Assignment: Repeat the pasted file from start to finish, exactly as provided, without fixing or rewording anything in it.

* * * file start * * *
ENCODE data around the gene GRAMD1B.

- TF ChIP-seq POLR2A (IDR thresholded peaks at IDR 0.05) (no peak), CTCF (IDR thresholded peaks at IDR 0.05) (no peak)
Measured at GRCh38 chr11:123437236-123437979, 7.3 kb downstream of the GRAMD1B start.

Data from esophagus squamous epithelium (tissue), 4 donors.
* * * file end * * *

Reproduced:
ENCODE data around the gene GRAMD1B.

- TF ChIP-seq POLR2A (IDR thresholded peaks at IDR 0.05) (no peak), CTCF (IDR thresholded peaks at IDR 0.05) (no peak)
Measured at GRCh38 chr11:123437236-123437979, 7.3 kb downstream of the GRAMD1B start.

Data from esophagus squamous epithelium (tissue), 4 donors.